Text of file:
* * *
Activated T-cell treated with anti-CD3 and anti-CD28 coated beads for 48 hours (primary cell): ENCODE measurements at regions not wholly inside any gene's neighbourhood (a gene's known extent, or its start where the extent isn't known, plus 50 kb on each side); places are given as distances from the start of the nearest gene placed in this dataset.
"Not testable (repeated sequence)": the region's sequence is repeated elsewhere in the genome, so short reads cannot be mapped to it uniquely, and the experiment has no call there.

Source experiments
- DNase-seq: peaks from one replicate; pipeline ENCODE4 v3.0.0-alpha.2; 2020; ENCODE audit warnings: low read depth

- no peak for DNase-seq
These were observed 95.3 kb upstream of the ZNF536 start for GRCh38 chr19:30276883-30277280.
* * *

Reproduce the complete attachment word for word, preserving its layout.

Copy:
Activated T-cell treated with anti-CD3 and anti-CD28 coated beads for 48 hours (primary cell): ENCODE measurements at regions not wholly inside any gene's neighbourhood (a gene's known extent, or its start where the extent isn't known, plus 50 kb on each side); places are given as distances from the start of the nearest gene placed in this dataset.
"Not testable (repeated sequence)": the region's sequence is repeated elsewhere in the genome, so short reads cannot be mapped to it uniquely, and the experiment has no call there.

Source experiments
- DNase-seq: peaks from one replicate; pipeline ENCODE4 v3.0.0-alpha.2; 2020; ENCODE audit warnings: low read depth

- no peak for DNase-seq
These were observed 95.3 kb upstream of the ZNF536 start for GRCh38 chr19:30276883-30277280.